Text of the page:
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Hospital CCTV comes under inquest scrutiny




It took eight days to locate a voluntary patient, who absconded from UHG’s psychiatric unit last summer, as there were no recordings of him leaving – as per regulations preventing CCTV being installed in and around the department.

At the inquiry into his death at Galway Courthouse on Friday, Coroner for West Galway, Dr Ciaran MacLoughlin, said that this was either “a glaring omission” or that the interpretation of the restrictions imposed by the Mental Health Commission was wrong.

It was CCTV footage captured from a neighbouring building that led to the search efforts being intensified around the Shantalla area – the remains of Raymond Walsh (40), formally of Whitehall Close, Lower Abbeygate Street, were located the following day.

His family were critical of hospital staff for not thinking to check the camera outside Ard Aoibhinn centre, which is owned by Cancer Care West.

The Coroner disagreed, however, and said that this would be unreasonable, considering the camera was not on hospital grounds.

He did praise the efforts of Sgt Lucy Lowry, however, who was the first to notice the camera on August 11.

While there was a security camera at the entrance to the mental health unit at the time, CCTV footage was not being recorded – as per management’s understanding of regulations imposed by the Mental Health Commission.

A live feed was connected to a screen at the nurse’s station – so patients or visitors could be buzzed in and out through the keypad-controlled door.

This measure was implemented in response to recommendations made by the Coroner, following the death of a voluntary patient (24) in similar circumstances five years ago.

The Inquest in January 2012 was told that outdated CCTV at the psychiatric unit had led to seven days of anguish for the family, before a young man’s remains were found.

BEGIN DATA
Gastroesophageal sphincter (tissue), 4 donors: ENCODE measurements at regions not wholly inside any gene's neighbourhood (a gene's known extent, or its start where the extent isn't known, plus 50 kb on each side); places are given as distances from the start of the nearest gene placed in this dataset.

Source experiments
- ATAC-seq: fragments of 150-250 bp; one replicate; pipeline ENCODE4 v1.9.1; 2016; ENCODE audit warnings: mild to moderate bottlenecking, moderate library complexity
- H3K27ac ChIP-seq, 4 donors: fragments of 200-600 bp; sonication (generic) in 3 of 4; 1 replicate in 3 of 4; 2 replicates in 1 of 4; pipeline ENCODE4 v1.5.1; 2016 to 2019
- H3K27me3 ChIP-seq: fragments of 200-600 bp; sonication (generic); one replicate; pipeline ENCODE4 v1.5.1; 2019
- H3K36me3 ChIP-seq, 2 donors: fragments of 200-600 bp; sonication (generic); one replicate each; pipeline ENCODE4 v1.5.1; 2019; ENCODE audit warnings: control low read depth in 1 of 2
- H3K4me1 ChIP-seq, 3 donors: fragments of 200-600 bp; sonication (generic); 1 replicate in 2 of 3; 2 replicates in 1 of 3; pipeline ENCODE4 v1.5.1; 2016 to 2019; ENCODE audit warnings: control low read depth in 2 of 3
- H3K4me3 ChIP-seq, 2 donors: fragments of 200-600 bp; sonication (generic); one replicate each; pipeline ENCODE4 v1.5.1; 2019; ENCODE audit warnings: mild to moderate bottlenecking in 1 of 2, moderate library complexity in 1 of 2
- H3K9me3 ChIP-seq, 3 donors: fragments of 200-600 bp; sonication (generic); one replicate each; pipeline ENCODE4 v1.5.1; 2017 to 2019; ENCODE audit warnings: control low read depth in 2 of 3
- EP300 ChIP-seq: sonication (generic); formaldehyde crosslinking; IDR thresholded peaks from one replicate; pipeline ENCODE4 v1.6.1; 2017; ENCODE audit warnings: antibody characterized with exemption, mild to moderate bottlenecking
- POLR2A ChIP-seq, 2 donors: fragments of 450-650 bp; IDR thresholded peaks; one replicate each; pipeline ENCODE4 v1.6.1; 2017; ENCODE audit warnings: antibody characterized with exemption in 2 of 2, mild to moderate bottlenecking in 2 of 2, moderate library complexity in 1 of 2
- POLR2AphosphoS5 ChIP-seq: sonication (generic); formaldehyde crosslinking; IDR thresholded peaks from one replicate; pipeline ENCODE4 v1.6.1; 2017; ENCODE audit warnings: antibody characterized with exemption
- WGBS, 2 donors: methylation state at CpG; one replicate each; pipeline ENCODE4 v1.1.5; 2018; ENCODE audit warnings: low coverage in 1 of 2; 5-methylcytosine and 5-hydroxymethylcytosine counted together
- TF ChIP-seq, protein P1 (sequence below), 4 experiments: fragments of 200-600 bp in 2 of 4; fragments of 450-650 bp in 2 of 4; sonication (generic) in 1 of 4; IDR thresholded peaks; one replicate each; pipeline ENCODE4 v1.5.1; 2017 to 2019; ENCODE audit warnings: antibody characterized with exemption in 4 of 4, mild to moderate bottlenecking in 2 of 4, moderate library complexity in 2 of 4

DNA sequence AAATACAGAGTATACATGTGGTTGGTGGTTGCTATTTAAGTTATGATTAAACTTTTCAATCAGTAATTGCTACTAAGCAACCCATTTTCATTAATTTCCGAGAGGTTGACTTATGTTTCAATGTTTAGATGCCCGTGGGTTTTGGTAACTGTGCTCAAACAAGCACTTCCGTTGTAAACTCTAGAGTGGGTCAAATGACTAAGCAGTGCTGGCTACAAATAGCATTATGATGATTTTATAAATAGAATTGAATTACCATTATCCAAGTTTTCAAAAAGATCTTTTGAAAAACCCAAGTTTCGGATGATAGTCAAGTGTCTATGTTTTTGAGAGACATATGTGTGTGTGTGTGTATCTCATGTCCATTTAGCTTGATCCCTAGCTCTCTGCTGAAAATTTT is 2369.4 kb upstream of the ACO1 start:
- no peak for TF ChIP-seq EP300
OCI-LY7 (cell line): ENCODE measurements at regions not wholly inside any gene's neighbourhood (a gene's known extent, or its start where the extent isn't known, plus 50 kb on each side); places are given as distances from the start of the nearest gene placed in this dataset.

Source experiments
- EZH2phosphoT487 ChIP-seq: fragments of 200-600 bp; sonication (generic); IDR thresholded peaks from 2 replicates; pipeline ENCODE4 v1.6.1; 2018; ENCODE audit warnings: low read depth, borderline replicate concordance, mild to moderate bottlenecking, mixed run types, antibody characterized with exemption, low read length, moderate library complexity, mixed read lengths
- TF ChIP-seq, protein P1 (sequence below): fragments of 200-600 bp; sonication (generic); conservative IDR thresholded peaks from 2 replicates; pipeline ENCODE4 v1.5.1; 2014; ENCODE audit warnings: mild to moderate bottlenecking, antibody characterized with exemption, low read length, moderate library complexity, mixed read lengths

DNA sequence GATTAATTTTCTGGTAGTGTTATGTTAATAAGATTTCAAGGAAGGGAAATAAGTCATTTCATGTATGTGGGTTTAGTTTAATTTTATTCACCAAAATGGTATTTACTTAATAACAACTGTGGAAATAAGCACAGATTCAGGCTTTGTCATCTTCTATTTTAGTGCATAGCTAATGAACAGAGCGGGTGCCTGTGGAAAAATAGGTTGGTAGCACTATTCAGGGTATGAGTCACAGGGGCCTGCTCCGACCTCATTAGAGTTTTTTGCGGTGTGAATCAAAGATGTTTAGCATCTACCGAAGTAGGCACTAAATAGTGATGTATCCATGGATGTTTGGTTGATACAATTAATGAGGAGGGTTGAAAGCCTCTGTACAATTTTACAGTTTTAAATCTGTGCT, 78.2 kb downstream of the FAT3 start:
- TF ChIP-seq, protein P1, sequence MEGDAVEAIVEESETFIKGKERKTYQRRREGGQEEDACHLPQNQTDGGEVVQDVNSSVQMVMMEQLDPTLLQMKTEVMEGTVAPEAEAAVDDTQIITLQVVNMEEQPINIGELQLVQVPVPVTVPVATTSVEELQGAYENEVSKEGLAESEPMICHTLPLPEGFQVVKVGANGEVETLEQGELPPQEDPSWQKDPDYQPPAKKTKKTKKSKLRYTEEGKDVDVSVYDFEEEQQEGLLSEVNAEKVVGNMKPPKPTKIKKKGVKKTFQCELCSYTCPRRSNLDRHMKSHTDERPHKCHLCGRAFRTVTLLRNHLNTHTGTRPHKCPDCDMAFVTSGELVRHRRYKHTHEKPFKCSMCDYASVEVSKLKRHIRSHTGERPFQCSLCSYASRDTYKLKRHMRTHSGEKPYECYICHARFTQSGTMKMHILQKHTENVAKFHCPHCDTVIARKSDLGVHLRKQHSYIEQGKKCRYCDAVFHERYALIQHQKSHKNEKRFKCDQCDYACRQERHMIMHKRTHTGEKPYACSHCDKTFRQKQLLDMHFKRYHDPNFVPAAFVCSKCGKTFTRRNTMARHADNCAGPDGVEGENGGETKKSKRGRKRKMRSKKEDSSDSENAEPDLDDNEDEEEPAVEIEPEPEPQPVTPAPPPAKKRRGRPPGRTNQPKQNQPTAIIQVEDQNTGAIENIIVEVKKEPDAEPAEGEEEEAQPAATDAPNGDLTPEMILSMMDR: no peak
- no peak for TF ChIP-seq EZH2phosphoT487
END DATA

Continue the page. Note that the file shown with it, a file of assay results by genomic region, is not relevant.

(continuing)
The Coroner had recommended that the HSE update their CCTV cameras at the entrance to the ward, and provide one central location where all the cameras could be viewed at once.

However, since the August 2015 disappearance of Raymond Walsh, a camera now records the comings and goings at the entrance to the unit, but not what happens inside its doors; another camera records the enclosed garden at the perimeter of the property. Footage is kept for just 24 hours, and the cameras are not linked to the main hospital security system, which drew criticism from the Coroner.

“We think we are in breach of the Act, and may be sanctioned – there are significant sanctions,” consultant psychiatrist, Dr Laura Mannion, explained the reluctance of staff to record CCTV footage.

“We have been told that we are not allowed to record in a psychiatric unit.”

Mr Walsh had presented with a strong letter from his GP on July 30 last year. In it, he was described as having very severe symptoms of depression, low mood, and had lost interest in life.

When he was assessed by the psychiatric team, he acknowledged that suicide would be the “easy way out” but denied any active plan to take his own life. He was placed on a ‘Level 2’ status – the second lowest, through which a patient must remain in their night attire at all times, and is checked every 15 minutes by nursing staff.

He was reviewed on a daily basis over that bank holiday weekend, and seen by Dr Mannion on Tuesday, August 4, at 9.30am.

“He was very concerned at the nature of his diagnosis – I said I couldn’t give it, that it would be subject to further treatment in hospital,” she said.

“I had no concerns for him, and would have changed him to a Level 1 (in time). It would have been a long admission, should he have stayed in hospital.

“He didn’t meet the criteria for involuntary detention under the Mental Health Act. We couldn’t have detained him if he’d asked to leave that morning.”